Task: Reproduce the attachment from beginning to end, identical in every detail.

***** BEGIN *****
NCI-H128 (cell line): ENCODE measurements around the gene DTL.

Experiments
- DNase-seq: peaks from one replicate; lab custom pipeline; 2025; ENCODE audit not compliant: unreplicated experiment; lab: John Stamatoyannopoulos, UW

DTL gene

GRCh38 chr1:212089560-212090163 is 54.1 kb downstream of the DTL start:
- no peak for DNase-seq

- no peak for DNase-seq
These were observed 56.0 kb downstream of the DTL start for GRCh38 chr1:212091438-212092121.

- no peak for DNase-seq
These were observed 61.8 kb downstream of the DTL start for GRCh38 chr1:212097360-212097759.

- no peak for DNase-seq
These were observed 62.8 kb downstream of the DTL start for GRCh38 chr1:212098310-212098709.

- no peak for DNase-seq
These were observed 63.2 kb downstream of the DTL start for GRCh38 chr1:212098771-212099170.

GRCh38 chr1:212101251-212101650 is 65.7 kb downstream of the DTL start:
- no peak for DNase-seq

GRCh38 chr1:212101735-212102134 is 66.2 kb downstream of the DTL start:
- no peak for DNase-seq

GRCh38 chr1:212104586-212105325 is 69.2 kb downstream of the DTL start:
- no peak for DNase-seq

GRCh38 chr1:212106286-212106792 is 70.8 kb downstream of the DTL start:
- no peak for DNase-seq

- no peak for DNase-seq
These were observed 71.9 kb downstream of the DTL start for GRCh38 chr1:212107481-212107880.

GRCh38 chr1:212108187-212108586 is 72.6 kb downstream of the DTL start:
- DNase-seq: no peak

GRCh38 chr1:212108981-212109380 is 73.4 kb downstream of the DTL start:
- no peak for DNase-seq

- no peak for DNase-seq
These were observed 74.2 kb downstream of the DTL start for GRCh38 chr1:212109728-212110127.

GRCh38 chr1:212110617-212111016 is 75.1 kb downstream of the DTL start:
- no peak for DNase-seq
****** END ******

NCI-H128 (cell line): ENCODE measurements around the gene DTL.

Experiments
- DNase-seq: peaks from one replicate; lab custom pipeline; 2025; ENCODE audit not compliant: unreplicated experiment; lab: John Stamatoyannopoulos, UW

DTL gene

GRCh38 chr1:212089560-212090163 is 54.1 kb downstream of the DTL start:
- no peak for DNase-seq

- no peak for DNase-seq
These were observed 56.0 kb downstream of the DTL start for GRCh38 chr1:212091438-212092121.

- no peak for DNase-seq
These were observed 61.8 kb downstream of the DTL start for GRCh38 chr1:212097360-212097759.

- no peak for DNase-seq
These were observed 62.8 kb downstream of the DTL start for GRCh38 chr1:212098310-212098709.

- no peak for DNase-seq
These were observed 63.2 kb downstream of the DTL start for GRCh38 chr1:212098771-212099170.

GRCh38 chr1:212101251-212101650 is 65.7 kb downstream of the DTL start:
- no peak for DNase-seq

GRCh38 chr1:212101735-212102134 is 66.2 kb downstream of the DTL start:
- no peak for DNase-seq

GRCh38 chr1:212104586-212105325 is 69.2 kb downstream of the DTL start:
- no peak for DNase-seq

GRCh38 chr1:212106286-212106792 is 70.8 kb downstream of the DTL start:
- no peak for DNase-seq

- no peak for DNase-seq
These were observed 71.9 kb downstream of the DTL start for GRCh38 chr1:212107481-212107880.

GRCh38 chr1:212108187-212108586 is 72.6 kb downstream of the DTL start:
- DNase-seq: no peak

GRCh38 chr1:212108981-212109380 is 73.4 kb downstream of the DTL start:
- no peak for DNase-seq

- no peak for DNase-seq
These were observed 74.2 kb downstream of the DTL start for GRCh38 chr1:212109728-212110127.

GRCh38 chr1:212110617-212111016 is 75.1 kb downstream of the DTL start:
- no peak for DNase-seq